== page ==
Supporting the role of community members employed as research staff: Perspectives of community researchers working in addiction research

Soc Sci Med. 2017 Aug;187:67-75. doi: 10.1016/j.socscimed.2017.06.023. Epub 2017 Jun 20.

Abstract

Community researchers are laypersons who conduct research activities in their own communities. In addiction and HIV research, community researchers are valued for their insider status and knowledge. At the same time, their presence on the research team raises concerns about coercion and confidentiality when community researchers and participants know each other personally, and the work of navigating between the worlds of research and community leads to moral distress and burnout for some community researchers. In this paper, we draw upon the concept of 'moral experience' to explore the local moral worlds of community researchers in the context of addiction research. In February and March 2010, we conducted focus groups with 36 community researchers employed on community-based addiction studies in the United States to elicit perspectives on ethical and moral challenges they face in their work and insights on best practices to support their role in research. Community researchers described how their values were realized or thwarted in the context of research, and their strategies for coping with shifting identities and competing priorities. They delineated how their knowledge could be used to inform development of research protocols and help principal investigators build and maintain trust with the community researchers on their teams. Our findings contribute to current understandings of the moral experiences of community members employed in research, and inform policies and practices for the growing field of community-engaged research. Funders, research organizations, and research ethics boards should develop guidelines and standards to ensure studies have key resources in place to support community researchers and ensure quality and integrity of community-engaged work. Investigators who work with community researchers should ensure channels for frontline staff to provide input on research protocols and to create an atmosphere where challenges and concerns can be openly and safely discussed.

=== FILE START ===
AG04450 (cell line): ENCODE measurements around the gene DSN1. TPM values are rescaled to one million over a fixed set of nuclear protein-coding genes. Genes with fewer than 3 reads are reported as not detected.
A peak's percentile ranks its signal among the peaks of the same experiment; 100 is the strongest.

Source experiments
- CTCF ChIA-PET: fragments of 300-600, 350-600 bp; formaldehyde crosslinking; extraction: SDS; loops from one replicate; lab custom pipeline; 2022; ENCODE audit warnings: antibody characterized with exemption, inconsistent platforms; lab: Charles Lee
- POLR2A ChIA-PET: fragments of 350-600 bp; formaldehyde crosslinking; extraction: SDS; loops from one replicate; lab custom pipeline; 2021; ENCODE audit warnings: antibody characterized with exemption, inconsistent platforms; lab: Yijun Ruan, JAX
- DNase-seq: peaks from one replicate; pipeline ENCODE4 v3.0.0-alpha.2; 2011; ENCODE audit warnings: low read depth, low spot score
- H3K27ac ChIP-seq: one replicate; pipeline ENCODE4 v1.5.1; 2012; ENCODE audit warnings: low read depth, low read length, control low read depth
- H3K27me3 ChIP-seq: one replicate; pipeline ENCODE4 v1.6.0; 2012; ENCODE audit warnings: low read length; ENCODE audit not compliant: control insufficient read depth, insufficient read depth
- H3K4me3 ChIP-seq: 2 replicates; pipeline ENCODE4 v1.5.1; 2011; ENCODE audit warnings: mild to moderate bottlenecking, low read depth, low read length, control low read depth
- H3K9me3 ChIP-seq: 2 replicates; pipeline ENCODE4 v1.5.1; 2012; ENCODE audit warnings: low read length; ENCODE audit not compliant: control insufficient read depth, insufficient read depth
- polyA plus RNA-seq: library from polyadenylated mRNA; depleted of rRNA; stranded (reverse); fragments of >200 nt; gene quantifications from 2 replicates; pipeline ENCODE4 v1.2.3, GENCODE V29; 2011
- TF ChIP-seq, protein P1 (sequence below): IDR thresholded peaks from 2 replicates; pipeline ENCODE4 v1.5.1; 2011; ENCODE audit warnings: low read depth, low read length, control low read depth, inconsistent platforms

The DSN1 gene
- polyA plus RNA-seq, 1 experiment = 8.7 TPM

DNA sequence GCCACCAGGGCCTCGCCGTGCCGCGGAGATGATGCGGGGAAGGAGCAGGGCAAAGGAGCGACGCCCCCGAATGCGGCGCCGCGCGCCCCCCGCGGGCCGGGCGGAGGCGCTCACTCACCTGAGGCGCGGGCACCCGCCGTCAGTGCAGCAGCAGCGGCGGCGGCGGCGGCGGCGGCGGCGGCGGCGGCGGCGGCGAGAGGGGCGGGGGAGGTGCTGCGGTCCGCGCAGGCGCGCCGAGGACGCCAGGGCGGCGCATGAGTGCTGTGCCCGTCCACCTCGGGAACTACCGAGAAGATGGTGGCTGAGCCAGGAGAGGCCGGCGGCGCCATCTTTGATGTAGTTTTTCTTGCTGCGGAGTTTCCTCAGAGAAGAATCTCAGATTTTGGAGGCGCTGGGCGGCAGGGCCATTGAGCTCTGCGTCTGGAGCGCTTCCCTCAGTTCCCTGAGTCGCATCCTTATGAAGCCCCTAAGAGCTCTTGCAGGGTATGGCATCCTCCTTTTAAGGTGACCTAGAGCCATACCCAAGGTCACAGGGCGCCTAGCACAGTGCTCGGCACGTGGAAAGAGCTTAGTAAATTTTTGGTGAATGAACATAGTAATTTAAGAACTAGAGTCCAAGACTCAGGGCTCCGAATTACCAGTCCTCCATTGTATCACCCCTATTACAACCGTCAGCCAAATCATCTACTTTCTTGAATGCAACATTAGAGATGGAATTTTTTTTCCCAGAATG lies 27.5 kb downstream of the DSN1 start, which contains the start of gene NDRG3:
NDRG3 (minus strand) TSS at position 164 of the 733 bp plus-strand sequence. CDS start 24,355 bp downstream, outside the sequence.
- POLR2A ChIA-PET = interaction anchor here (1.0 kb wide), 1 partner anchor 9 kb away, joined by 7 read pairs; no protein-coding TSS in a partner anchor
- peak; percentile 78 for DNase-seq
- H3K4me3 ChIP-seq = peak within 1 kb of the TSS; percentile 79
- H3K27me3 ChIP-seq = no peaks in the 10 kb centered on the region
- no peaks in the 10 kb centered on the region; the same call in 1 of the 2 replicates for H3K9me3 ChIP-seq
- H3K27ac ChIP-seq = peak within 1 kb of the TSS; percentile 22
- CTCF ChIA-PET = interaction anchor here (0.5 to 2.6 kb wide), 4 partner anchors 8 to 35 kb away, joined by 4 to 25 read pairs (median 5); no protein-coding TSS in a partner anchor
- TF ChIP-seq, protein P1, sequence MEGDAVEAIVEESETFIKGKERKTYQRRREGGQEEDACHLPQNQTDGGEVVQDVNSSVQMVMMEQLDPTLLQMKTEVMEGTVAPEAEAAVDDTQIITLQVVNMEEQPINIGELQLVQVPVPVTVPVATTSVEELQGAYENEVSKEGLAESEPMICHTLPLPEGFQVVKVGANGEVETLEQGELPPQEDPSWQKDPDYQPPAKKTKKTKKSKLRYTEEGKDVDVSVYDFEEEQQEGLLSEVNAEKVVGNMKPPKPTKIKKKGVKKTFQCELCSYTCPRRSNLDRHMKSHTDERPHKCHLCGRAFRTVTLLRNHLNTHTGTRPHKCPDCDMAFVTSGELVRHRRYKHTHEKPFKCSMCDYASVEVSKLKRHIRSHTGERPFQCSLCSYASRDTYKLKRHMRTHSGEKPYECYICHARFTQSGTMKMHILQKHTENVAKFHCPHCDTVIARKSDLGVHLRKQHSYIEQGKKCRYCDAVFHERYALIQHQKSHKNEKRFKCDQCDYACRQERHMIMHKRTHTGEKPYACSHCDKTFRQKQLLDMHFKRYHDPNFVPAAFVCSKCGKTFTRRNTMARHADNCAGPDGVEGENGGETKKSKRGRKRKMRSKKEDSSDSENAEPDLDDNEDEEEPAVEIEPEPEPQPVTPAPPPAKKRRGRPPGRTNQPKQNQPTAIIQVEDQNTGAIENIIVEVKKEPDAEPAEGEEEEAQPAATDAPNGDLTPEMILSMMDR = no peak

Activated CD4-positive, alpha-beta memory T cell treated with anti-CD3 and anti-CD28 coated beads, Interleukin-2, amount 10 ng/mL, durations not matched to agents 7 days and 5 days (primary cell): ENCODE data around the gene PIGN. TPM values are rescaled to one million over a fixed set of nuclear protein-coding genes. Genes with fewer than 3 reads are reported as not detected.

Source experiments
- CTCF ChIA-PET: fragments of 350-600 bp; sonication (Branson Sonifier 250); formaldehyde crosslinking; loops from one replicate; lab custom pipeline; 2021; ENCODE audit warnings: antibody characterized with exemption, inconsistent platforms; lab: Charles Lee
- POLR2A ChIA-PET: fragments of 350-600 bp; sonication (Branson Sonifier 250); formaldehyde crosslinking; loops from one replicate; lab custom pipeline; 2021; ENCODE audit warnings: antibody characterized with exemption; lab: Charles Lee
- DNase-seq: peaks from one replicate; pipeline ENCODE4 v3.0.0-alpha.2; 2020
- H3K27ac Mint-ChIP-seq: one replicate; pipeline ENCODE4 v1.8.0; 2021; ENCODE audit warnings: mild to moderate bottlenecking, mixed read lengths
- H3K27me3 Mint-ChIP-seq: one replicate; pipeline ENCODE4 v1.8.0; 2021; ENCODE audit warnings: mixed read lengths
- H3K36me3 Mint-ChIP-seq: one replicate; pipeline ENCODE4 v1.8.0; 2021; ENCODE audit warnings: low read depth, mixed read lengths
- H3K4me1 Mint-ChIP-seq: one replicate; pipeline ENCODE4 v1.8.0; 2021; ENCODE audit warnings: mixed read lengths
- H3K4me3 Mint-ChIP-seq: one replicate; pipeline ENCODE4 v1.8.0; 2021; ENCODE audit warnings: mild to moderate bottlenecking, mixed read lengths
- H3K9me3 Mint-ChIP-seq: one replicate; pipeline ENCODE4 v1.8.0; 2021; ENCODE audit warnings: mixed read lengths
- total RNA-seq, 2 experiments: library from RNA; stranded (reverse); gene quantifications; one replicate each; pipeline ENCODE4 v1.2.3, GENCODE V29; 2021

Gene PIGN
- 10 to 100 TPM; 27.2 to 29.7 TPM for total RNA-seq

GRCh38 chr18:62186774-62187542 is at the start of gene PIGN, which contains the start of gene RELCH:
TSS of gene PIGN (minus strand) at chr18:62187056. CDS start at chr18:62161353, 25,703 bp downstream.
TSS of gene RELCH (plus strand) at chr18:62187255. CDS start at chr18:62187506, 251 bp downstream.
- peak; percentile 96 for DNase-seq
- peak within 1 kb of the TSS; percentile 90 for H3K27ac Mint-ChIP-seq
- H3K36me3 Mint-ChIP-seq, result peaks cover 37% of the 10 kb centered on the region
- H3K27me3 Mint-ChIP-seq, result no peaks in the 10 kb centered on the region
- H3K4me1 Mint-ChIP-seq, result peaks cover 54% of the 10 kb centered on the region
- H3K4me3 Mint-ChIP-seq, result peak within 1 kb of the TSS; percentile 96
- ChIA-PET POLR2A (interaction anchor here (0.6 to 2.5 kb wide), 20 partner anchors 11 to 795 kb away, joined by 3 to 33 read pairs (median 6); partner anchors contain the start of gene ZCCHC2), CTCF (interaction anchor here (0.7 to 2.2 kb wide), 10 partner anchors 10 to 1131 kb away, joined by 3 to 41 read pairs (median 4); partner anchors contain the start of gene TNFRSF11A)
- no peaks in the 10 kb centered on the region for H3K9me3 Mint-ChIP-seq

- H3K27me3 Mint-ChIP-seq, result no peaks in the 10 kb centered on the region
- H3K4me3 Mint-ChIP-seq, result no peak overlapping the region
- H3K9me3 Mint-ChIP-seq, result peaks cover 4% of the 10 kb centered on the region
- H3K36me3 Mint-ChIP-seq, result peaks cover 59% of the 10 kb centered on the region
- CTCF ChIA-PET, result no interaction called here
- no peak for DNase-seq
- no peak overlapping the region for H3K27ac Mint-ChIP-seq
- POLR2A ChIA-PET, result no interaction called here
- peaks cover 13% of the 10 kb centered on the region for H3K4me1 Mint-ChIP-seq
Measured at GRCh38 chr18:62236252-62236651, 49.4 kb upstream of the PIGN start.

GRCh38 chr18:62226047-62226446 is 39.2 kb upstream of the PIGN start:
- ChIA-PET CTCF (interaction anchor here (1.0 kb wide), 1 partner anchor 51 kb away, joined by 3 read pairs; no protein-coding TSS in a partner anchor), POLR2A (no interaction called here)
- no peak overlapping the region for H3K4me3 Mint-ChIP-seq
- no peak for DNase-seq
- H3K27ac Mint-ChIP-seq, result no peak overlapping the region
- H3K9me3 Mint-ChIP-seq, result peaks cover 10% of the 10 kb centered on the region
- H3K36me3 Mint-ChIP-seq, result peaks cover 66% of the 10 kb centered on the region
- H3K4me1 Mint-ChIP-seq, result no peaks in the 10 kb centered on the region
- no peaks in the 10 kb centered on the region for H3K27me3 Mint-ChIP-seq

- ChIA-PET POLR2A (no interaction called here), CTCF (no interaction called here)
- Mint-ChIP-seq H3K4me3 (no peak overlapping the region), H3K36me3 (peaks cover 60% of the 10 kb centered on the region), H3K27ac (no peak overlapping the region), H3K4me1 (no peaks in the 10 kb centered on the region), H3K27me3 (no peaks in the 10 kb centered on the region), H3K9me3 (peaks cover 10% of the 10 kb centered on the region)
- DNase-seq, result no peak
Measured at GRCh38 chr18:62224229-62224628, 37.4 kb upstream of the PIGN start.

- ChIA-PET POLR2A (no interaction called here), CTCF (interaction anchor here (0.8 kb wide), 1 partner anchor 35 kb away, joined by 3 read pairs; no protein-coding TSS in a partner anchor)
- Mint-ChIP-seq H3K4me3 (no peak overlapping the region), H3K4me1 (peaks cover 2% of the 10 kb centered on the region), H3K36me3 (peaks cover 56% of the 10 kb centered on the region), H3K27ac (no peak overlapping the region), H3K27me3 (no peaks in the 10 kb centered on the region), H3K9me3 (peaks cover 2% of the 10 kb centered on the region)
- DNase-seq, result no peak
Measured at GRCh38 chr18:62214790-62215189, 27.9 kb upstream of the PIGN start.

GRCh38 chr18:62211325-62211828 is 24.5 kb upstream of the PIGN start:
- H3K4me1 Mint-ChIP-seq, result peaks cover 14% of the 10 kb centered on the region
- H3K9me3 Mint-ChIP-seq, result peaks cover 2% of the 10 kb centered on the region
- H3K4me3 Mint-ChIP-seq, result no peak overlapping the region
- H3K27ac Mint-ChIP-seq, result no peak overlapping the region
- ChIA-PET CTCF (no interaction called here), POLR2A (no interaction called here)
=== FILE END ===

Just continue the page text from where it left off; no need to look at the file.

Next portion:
Keywords: Addiction research; Community based research; Community engaged research; Community researchers; HIV/AIDS research; Moral experience; Research ethics; United States.

MeSH terms

  • Addiction Medicine
  • Community-Based Participatory Research / methods*
  • Employment / methods
  • Employment / psychology
  • Focus Groups
  • Humans
  • Perception*
  • Qualitative Research
  • Research Personnel / psychology*
  • Substance-Related Disorders / psychology*
  • Trust / psychology
  • United States
  • Workforce